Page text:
Rays' right-handed hitters perform well against left-handed pitchers, so loading the lineup with right-handed hitters has been an effective strategy against lefty opponents. In 2020 against lefties, Rays' right-handed hitters posted a wRC+ of 134, a much higher total than the 102 mark they posted as left-handed hitters against left-handed pitchers.
While the Rays lack the financial prowess of the Dodgers, they have found creative ways to take advantage of these platoon splits to construct a solid lineup while possessing the lowest payroll among MLB teams. The creativity of the Rays in constructing their lineup to maximize their platoon advantages could impact the World Series as soon as the first inning when lefty Clayton Kershaw takes the mound.
The Rays are unafraid to break tradition in an effort to gain a competitive advantage. Whether it be the use of “openers” to start a game, limiting pitchers to one time through the order or pairing relievers who attack hitters from multiple angles, the Rays have shown the willingness to use any pitcher at any time.
Not only are the Rays willing to get creative with their pitcher usage, but they have the electric arms to relentlessly attack hitters. Referred to as “The Stable,” the Rays bullpen is filled with big arms that have limited opposing hitters thus far in the postseason. Even against the dangerous lineups of the Yankees and Astros, the Rays allowed fewer than five runs in all but two of their fourteen postseason games.
Though the Rays will likely rely heavily on their bullpen during the World Series, their starters also pose a threat to the Dodgers' offense. Starting pitchers Blake Snell, Tyler Glasnow and Charlie Morton will likely start the majority of games in the series, and each pitcher has proven capable of rising to the occasion. If the Rays starters can pitch deep enough into games, the bullpen has the ability to close out games against even the best offenses.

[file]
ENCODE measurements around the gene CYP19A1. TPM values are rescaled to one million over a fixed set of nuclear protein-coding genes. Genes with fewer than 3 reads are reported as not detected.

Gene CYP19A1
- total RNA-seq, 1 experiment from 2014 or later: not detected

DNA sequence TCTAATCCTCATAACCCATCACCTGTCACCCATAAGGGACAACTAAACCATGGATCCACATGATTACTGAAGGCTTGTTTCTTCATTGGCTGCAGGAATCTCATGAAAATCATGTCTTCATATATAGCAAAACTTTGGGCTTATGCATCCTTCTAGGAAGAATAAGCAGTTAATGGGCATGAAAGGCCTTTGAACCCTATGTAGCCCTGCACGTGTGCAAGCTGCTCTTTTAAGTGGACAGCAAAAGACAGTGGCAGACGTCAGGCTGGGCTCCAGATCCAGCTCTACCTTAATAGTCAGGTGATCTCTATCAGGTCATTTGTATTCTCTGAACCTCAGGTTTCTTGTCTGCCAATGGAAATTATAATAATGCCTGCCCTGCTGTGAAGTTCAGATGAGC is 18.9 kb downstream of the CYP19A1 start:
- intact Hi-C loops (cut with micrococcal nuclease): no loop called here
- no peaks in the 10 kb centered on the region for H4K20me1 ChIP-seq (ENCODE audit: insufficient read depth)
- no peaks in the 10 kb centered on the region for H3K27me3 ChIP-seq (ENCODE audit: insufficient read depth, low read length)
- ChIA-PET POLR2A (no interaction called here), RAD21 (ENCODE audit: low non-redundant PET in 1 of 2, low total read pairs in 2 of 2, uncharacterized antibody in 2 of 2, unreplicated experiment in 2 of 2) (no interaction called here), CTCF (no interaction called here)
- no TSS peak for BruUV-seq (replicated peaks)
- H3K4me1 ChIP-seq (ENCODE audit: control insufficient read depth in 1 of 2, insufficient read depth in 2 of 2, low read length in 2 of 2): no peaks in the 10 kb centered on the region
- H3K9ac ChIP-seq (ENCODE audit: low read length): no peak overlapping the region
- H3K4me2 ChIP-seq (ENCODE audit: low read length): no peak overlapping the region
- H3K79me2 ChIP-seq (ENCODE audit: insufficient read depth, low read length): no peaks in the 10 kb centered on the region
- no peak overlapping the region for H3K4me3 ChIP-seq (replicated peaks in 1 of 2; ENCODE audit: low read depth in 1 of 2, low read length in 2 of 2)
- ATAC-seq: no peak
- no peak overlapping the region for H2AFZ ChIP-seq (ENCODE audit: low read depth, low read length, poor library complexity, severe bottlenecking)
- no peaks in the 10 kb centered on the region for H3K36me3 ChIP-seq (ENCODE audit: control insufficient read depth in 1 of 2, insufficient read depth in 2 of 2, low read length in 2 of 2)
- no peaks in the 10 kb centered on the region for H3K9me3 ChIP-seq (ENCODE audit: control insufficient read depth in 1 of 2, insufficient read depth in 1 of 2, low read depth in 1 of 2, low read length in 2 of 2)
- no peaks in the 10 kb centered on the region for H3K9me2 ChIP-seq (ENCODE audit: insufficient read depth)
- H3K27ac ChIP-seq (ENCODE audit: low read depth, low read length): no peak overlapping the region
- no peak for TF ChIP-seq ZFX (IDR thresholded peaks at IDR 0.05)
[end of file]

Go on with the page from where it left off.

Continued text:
Though the Dodgers lack the Rays' bullpen dominance and unconventionality, they still possess some elite arms that can power through the mediocre Rays lineup. In 2020, young pitchers Dustin May and Brusdar Graterol ranked first and second respectively in fastball velocity among pitchers to throw at least 250 innings.
While many critique Roberts' postseason moves with respect to pitcher usage, he has shown a willingness to get creative at times. Against the Rays' flexible lineup, this creativity will be called upon to suppress the Rays offense.
Both the American League Championship Series and the National League Championship Series were games of defense.
Good defense is crucial for both teams, and both excel defensively. In 2020, the Rays ranked first in baseball in defensive runs above average (Def), which measures defensive value relative to league average, while the Dodgers ranked second in defensive runs saved (DRS), which is another measurement of defensive value.
Defensive alignments will also be worth watching. This year, the Dodgers shifted against 1,146 total batters, the most in the MLB. The Rays, who constantly seek to find an edge analytically, employed the second most non-traditional shifts in 2020 and even used a four-man outfield in the Division Series.
Game 1 is Tuesday at 5 p.m. PT.